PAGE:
ERIC Number: ED251312
Record Type: RIE
Publication Date: 1984
Reference Count: 0
UNESCO Science Programs: Impacts of U.S. Withdrawal and Suggestions for Alternative Interim Arrangements. A Preliminary Assessment.
National Academy of Sciences - National Research Council, Washington, DC. Office of International Affairs.
This study was conducted to provide the U.S. Department of State with an assessment of the potential impacts on science of a United States withdrawal from UNESCO and to suggest possible alternative arrangements to maintain essential U.S. scientific contacts with UNESCO-sponsored programs in case the United States were no longer a member of UNESCO on January 1, 1985. Following an introduction (chapter 1), the strategic considerations that provide the basis for the study (including significant caveats and limitations that pertain to the findings) are discussed in chapter 2. A summary of preliminary findings is presented in chapter 3. A program assessment (including potential impacts of a U.S. withdrawal), suggested alternatives, a summary of preliminary findings, and budgetary information is provided in chapter 4 for these three UNESCO Major Programs and subprograms: (1) Sciences and Their Application to Development (Natural Sciences, Technology and Engineering, Key Areas, Social and Human Services, Key Areas); (2) Science, Technology and Society-STS (Relations and STS Policies); and (3) The Human Environment and Terrestrial and Marine Resources (Earth Sciences and Resources, Natural Hazards, Water Resources, Oceans and Resources, Coastal and Island Regions, and Environmental Sciences: Man and the Biosphere). A supplement providing detailed information on program areas within the UNESCO Major Programs is included. (JN)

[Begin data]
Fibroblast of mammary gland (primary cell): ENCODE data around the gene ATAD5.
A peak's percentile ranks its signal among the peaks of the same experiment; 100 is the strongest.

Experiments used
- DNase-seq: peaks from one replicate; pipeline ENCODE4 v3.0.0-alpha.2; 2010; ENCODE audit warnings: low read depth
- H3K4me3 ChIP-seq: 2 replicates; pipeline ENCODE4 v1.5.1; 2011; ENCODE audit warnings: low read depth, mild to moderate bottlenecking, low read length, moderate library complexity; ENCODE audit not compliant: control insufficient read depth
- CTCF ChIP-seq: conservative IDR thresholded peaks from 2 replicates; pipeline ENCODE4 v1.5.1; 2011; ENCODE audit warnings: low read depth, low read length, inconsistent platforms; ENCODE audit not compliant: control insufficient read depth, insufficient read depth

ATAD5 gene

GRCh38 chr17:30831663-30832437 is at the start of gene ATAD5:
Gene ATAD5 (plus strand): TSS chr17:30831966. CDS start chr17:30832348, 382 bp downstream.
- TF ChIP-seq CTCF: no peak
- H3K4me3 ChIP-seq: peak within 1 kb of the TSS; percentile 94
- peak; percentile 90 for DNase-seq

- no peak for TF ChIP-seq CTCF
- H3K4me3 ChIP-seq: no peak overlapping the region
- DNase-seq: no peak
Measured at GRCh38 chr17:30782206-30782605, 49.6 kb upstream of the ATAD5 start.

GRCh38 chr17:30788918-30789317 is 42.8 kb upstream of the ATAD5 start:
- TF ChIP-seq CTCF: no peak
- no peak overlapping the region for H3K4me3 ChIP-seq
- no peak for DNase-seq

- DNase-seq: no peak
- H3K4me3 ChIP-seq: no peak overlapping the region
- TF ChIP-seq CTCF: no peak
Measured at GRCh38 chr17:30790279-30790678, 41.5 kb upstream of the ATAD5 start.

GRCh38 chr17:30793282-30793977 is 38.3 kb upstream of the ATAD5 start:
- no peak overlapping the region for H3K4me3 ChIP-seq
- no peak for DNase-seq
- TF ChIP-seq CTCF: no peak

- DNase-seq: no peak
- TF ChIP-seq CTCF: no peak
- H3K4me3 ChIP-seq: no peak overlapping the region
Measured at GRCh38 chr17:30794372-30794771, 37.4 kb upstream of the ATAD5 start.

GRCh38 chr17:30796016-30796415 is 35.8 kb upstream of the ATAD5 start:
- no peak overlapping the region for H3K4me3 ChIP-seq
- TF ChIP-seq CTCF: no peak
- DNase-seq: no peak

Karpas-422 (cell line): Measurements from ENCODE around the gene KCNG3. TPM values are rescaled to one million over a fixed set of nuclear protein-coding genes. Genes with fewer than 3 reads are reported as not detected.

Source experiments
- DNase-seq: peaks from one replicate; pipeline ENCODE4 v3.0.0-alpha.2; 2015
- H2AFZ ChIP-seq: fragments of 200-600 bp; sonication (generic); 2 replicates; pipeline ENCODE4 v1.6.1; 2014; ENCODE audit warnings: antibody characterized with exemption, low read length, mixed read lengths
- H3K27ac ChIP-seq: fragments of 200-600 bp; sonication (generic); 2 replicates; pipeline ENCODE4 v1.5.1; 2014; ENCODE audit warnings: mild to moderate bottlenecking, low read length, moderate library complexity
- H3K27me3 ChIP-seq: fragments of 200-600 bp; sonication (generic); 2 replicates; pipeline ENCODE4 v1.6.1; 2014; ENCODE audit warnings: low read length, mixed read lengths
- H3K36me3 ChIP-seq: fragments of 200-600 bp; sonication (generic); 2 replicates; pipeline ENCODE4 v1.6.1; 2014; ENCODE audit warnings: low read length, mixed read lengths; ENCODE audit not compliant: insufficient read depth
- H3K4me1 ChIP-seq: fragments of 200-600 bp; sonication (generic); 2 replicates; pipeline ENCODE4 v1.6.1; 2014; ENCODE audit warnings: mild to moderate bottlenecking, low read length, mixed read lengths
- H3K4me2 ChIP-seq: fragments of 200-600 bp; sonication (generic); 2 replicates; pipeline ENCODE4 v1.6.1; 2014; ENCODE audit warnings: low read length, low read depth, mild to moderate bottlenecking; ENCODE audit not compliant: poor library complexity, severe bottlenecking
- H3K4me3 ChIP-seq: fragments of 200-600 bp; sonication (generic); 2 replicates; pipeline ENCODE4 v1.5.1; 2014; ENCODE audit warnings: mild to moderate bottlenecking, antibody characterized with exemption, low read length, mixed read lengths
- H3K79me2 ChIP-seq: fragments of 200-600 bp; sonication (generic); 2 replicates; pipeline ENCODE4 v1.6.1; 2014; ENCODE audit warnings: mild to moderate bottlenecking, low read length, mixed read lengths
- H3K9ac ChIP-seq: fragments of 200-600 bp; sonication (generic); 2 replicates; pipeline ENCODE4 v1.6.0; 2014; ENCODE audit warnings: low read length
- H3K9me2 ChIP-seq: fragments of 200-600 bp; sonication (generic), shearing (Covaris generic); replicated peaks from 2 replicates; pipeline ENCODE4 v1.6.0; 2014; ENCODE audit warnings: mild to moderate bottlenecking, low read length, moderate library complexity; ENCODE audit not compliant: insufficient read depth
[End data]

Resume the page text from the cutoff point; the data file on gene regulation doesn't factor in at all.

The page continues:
Publication Type: Reports - Evaluative
Education Level: N/A
Sponsor: Department of State, Washington, DC. Bureau of International Organization Affairs.
Authoring Institution: National Academy of Sciences - National Research Council, Washington, DC. Office of International Affairs.
Identifiers: Man and the Biosphere; UNESCO